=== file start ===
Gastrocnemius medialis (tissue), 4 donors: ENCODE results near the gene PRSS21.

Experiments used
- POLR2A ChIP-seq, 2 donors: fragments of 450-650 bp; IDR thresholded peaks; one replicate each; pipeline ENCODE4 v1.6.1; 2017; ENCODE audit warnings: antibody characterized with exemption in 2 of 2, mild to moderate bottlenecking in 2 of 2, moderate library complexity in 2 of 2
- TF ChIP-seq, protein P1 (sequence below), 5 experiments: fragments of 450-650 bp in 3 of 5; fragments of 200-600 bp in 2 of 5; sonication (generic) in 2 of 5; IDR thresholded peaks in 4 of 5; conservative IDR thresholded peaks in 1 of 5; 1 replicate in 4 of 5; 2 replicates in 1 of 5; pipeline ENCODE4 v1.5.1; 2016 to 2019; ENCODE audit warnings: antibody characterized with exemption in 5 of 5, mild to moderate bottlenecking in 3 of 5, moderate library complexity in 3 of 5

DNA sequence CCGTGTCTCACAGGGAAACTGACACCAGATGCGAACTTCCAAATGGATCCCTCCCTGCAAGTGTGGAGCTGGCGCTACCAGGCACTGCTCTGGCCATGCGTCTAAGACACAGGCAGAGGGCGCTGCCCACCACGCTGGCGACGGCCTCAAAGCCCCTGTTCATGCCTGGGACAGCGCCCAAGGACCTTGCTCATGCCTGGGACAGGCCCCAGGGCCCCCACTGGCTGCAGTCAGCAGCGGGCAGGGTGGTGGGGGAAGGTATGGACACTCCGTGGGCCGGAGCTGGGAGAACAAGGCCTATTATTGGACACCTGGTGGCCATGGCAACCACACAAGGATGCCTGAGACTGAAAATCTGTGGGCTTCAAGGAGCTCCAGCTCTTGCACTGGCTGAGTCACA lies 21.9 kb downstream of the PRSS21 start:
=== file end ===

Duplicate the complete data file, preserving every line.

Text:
Gastrocnemius medialis (tissue), 4 donors: ENCODE results near the gene PRSS21.

Experiments used
- POLR2A ChIP-seq, 2 donors: fragments of 450-650 bp; IDR thresholded peaks; one replicate each; pipeline ENCODE4 v1.6.1; 2017; ENCODE audit warnings: antibody characterized with exemption in 2 of 2, mild to moderate bottlenecking in 2 of 2, moderate library complexity in 2 of 2
- TF ChIP-seq, protein P1 (sequence below), 5 experiments: fragments of 450-650 bp in 3 of 5; fragments of 200-600 bp in 2 of 5; sonication (generic) in 2 of 5; IDR thresholded peaks in 4 of 5; conservative IDR thresholded peaks in 1 of 5; 1 replicate in 4 of 5; 2 replicates in 1 of 5; pipeline ENCODE4 v1.5.1; 2016 to 2019; ENCODE audit warnings: antibody characterized with exemption in 5 of 5, mild to moderate bottlenecking in 3 of 5, moderate library complexity in 3 of 5

DNA sequence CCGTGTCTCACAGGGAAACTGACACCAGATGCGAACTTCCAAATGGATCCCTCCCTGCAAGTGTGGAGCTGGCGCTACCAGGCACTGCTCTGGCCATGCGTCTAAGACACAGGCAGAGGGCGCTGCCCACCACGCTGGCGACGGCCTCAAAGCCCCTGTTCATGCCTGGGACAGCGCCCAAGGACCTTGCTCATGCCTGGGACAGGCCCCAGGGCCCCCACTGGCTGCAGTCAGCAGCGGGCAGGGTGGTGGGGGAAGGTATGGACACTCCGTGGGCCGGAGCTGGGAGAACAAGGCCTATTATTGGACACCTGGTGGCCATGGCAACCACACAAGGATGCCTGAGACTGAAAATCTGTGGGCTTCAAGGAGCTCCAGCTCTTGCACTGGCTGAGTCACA lies 21.9 kb downstream of the PRSS21 start: